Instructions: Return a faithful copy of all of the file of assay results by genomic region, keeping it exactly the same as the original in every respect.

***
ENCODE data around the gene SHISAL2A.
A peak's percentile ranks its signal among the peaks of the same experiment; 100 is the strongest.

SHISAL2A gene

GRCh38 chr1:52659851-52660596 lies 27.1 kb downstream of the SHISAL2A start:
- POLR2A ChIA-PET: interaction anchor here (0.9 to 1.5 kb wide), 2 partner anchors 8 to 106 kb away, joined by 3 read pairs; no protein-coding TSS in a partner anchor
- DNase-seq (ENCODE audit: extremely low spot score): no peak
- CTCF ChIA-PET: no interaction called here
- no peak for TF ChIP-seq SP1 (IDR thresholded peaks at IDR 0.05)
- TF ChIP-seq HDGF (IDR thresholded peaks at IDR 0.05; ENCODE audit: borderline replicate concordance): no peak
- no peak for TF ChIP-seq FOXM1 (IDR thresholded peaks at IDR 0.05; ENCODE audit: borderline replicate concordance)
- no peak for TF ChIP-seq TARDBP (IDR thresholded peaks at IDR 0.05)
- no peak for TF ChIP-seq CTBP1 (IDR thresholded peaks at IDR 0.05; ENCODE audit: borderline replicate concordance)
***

ENCODE data around the gene SHISAL2A.
A peak's percentile ranks its signal among the peaks of the same experiment; 100 is the strongest.

SHISAL2A gene

GRCh38 chr1:52659851-52660596 lies 27.1 kb downstream of the SHISAL2A start:
- POLR2A ChIA-PET: interaction anchor here (0.9 to 1.5 kb wide), 2 partner anchors 8 to 106 kb away, joined by 3 read pairs; no protein-coding TSS in a partner anchor
- DNase-seq (ENCODE audit: extremely low spot score): no peak
- CTCF ChIA-PET: no interaction called here
- no peak for TF ChIP-seq SP1 (IDR thresholded peaks at IDR 0.05)
- TF ChIP-seq HDGF (IDR thresholded peaks at IDR 0.05; ENCODE audit: borderline replicate concordance): no peak
- no peak for TF ChIP-seq FOXM1 (IDR thresholded peaks at IDR 0.05; ENCODE audit: borderline replicate concordance)
- no peak for TF ChIP-seq TARDBP (IDR thresholded peaks at IDR 0.05)
- no peak for TF ChIP-seq CTBP1 (IDR thresholded peaks at IDR 0.05; ENCODE audit: borderline replicate concordance)